How to Quiet a Noisy Fuel Pump
Is the fuel pump in your vehicle making a whining noise? Or perhaps a buzzing noise? These and other noises can be a symptom of a bigger problem. Quieting your fuel pump may require fixing or replacing worn out parts.
Here are the top ways of quieting a noisy fuel pump:
1. Fill up the tank
If your gas pump is making whining noises, it’s probably due to low gas. When you’re riding on “E”, the pump has to work extra hard and it produces additional stress on the components. So don’t want until your gas tank is almost empty to fill it up.
It’s best not to drive with the tank below one-fourth full. This should be followed as a general guideline to increase the longevity of the fuel pump.
2. In case of contaminated fuel call a mechanic
The fuel you put in the tank might be contaminated. In this case you’ll hear a grinding noise. The fuel is typically contaminated by water during transportation or the petrol station underground tank.
Some other signs of contaminated fuel you’re likely to experience are hard starts and stalled engines. If this is the problem, you’ll see these signs immediately after you’ve put in contaminated fuel.
The first step is to shut off the engine as soon as you possibly can. Driving with contaminated fuel is likely to destroy the engine completely and require replacement of multiple parts.
Call your mechanic or a towing company to tow the car to the mechanic. You should also call the fuel provider and tell them what happened. In most situations they will foot the bill for any repairs needed. They’ll try to avoid any bad publicity so it’s only natural.
3. Fix loss of pressure
Signs of low pressure include a stalling sound and lurching forward of the vehicle. It might continue driving okay after the first few seconds of these symptoms. But the pump is definitely on a downward trajectory at that point. Some potential causes of low pressure are:
- dirty fuel filter
- incorrect tank venting
- restricted fuel lines
- clogged pump inlet strainer
- weak pump
To make sure that you’re dealing with any of these problems in the first place, test the fuel pump pressure. You can use a fuel pump pressure tester (this is the one used in the video) to do this:
As you can see, the most common issue is a faulty fuel pressure regulator. If that’s the case, it’s best to replace it. Luckily, regulators are not too expensive and it’s worth replacing one if it’s causing trouble. Here is a video that shows you how to replace a fuel pressure regulator:
The process is almost the same with every car. Here is the pressure regulator that was used in the video, available on Amazon.
4. Replace a weak fuel pump
Standard fuel pumps are not noisy, except when there’s an issue. But fuel pumps can’t last forever. After some time they break down and might need a direct replacement instead of fixing individual parts to make it work a few more months.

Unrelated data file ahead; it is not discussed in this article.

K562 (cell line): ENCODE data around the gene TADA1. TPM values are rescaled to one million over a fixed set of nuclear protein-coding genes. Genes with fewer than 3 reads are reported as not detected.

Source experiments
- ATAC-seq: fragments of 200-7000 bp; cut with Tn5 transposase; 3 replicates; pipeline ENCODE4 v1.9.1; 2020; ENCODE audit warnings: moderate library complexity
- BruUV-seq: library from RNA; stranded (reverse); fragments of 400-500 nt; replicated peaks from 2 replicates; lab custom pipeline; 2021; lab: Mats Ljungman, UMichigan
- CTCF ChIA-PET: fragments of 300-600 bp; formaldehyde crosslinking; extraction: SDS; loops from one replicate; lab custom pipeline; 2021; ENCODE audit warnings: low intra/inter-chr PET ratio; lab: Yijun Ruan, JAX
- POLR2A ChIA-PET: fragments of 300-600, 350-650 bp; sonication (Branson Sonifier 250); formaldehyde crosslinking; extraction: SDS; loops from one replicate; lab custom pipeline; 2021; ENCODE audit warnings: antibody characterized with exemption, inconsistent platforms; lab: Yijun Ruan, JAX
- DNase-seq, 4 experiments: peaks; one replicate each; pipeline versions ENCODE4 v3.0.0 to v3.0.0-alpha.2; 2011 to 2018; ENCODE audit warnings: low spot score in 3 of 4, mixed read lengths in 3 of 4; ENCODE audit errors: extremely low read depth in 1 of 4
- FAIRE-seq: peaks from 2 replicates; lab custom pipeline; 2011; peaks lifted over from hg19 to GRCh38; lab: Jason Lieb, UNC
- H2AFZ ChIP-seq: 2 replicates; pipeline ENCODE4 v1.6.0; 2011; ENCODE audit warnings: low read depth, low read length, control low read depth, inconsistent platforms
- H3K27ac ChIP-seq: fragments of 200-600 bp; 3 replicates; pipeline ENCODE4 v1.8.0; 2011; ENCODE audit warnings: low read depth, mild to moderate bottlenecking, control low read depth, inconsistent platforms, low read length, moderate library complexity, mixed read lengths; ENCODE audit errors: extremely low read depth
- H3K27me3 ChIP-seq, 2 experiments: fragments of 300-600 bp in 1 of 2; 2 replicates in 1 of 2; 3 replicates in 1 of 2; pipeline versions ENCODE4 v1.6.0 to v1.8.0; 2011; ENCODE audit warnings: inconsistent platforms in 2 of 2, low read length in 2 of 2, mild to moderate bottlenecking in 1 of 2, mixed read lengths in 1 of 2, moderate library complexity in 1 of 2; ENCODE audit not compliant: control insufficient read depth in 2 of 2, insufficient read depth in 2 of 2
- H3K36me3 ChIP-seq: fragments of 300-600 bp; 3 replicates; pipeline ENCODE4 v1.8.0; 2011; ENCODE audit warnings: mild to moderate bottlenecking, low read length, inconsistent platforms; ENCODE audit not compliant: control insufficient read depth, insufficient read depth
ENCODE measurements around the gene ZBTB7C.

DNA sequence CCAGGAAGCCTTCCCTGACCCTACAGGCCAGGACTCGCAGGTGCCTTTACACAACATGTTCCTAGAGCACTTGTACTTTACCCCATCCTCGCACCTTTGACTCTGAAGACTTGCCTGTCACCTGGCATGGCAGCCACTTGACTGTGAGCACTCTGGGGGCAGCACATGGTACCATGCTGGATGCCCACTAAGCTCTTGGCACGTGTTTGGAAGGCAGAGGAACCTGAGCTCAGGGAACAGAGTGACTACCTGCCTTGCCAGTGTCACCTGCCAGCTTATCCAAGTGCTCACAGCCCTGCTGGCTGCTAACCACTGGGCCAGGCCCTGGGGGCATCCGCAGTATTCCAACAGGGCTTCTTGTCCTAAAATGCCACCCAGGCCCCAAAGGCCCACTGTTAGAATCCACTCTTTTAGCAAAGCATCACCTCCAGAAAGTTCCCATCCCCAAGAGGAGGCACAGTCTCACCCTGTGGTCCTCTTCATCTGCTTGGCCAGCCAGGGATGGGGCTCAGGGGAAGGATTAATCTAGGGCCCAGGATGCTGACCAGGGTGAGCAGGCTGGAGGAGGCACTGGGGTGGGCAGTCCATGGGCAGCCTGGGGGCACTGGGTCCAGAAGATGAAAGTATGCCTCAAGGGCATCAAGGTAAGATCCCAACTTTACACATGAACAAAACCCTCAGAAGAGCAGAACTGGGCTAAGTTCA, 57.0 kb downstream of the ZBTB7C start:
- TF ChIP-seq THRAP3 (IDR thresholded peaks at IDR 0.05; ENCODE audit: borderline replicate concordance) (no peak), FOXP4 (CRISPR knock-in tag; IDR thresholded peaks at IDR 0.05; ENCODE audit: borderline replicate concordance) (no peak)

They’re not that expensive, and it’s definitely worth replacing it to avoid complete engine shut offs while on the road. Taking your car to a mechanic to get it replaced is the easiest solution. But it will also increase the price by a lot.
Replacing the fuel pump by yourself is not difficult at all, and all the information is available online. I have to recommend another video by ChrisFix if you’re interested in doing this by yourself:
The products used in this video are all available online:
You obviously don’t have to use those exact products. Get the ones that match your car requirements and the price you’re willing to pay to fix this problem.
5. Insulate the fuel pump with soundproofing material
If your fuel pump is working fine but it’s just loud, consider covering the surrounding area with soundproofing material. This will be especially helpful for electric fuel pumps, which are much noisier than mechanic ones. Cover the surrounding area with one or two layers of a self-adhesive insulating mat.
These mats are designed to withstand high temperatures and can stick on almost any surface you place them on. They can be used for soundproofing the car cabin, trunk, doors and the engine compartment. The fuel pump is no exception.
I suggest using FatMat since it is the most affordable product and provides excellent insulation. Cut it to size and stick it around the fuel pump. It will prevent airborne noise and vibration noise from seeping into the car cabin and disturbing you as you listen to your favorite tunes.
I’ve read countless forum posts about noisy fuel pumps. Many people tried to fix the problem and wrote down various solutions that didn’t work. They either worked temporarily or not at all.
In the end, most of them solved the problem completely by replacing the fuel pump. I don’t want to sound discouraging, but it’s probably the best way to go if your pump is buzzing AND not working optimally. Either way, I hope you’ll find these tips and tricks useful and fix this problem for good.